The right to trial by jury has been traditionally acknowledged as a pillar of the English legal system. Under the principle of ‘twelve good men and true’, juries had been trusted for centuries with the responsibility of dispensing justice impartially and according to evidence. Defendants had the right to be tried ‘by their peers’, but juries had always been composed entirely of men. In 1919, reforms in the law allowed women to take their seats as jurors in a criminal trial for the first time. The trial took place here in Bristol in 1920, and not everyone was entirely happy about it.
In May 2018, Dorset’s Shire Hall in Dorchester reopened after a £2.9 million redevelopment as a new courthouse museum. Rose Wallis, Associate Director of the Regional History Centre, has worked on the project for two years as consultant historian and curator. Under the banner ‘justice in the balance’, the new museum promises to engage visitors with the history of crime, law, and punishment, and past and present efforts to achieve justice.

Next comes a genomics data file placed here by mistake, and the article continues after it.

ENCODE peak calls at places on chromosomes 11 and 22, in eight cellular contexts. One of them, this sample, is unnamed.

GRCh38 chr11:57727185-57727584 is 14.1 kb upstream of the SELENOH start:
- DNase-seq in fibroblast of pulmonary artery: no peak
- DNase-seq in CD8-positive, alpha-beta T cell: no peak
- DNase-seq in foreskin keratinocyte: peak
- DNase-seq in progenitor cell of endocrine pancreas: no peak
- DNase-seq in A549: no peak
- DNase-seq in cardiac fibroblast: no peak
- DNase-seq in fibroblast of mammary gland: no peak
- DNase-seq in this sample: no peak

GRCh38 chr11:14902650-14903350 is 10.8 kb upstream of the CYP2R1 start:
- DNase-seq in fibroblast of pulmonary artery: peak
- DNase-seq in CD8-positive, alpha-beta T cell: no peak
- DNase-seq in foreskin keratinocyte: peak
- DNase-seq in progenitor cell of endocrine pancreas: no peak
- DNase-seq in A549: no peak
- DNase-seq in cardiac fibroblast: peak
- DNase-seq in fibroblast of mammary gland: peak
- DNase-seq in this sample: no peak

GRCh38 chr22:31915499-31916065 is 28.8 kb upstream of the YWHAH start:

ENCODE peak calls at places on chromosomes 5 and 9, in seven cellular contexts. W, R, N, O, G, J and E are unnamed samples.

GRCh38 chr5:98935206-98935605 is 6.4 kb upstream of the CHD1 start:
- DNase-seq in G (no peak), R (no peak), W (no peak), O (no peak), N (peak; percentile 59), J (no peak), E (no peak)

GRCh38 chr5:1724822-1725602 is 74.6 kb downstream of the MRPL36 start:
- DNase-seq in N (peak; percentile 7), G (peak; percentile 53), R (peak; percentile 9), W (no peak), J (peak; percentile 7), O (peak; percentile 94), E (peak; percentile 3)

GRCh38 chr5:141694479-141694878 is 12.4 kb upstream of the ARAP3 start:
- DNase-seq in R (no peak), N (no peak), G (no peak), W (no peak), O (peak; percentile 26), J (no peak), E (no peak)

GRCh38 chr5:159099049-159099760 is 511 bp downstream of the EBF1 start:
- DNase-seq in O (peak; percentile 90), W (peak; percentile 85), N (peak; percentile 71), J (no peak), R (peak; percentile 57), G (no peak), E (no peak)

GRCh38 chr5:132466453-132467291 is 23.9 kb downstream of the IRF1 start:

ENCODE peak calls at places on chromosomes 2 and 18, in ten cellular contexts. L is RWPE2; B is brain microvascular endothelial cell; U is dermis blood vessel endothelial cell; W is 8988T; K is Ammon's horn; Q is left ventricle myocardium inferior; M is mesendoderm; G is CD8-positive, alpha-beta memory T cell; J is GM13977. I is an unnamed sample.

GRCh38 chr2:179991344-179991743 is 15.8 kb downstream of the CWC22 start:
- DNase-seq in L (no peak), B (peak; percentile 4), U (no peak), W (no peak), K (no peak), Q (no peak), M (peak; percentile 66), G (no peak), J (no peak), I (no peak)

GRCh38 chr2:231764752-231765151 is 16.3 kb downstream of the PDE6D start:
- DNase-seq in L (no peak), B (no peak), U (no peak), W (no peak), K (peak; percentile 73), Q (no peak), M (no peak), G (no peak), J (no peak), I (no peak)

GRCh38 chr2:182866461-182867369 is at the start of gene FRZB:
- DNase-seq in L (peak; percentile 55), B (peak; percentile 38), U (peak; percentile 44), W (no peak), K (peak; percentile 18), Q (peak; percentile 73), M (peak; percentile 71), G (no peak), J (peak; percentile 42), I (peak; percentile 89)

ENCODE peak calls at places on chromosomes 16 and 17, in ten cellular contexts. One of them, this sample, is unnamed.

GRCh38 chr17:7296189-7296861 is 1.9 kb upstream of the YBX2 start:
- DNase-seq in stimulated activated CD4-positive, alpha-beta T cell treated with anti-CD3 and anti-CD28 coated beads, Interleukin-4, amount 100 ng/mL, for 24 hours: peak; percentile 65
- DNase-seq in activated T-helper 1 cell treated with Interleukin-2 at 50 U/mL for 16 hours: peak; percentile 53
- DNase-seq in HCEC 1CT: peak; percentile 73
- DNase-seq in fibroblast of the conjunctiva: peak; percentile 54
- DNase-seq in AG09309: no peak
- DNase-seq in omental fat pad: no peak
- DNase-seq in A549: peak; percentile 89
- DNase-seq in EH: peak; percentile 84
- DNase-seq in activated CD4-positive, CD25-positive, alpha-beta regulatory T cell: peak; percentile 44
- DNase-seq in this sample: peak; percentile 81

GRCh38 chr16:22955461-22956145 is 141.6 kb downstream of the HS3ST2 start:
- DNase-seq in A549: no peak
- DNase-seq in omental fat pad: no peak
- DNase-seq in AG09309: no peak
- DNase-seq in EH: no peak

"John Lyes considers the career of an overlooked Bristol lawyer and finds him to have been a feisty and prolific criminal justice campaigner... Walker was also a regular writer of letters to the local press". Walker protested injustices wherever he could, whether they happened to him or others he saw it as his duty to try and make changes to the system.
"Though we have long boasted of having fewer robberies committed here than in any place of equal size, yet it is impossible to be entirely exempted from lawless plunderers’, according to a sober assessment from 1786. Indeed, by the later eighteenth century, there were few places so full of temptations and opportunities as Bath,with all its well-to-do residents and visitors,opulent shops, fine houses and well-stocked gardens. In this article,Trevor Fawcett examines the record of the city’s prosecution society in the constant fight against property crime".
'The surviving notebooks of eighteenth century magistrates can be used by historians to investigate the extent to which customary culture was constrained and regulated by law. Wood-gathering may have been essential to the economy of the rural poor, but it remained theft in the eyes of the law. Carl Griffin opens the notebook of William Hunt of West Lavington in Wiltshire and finds that it was a crime that kept the magistrate peculiarly busy'.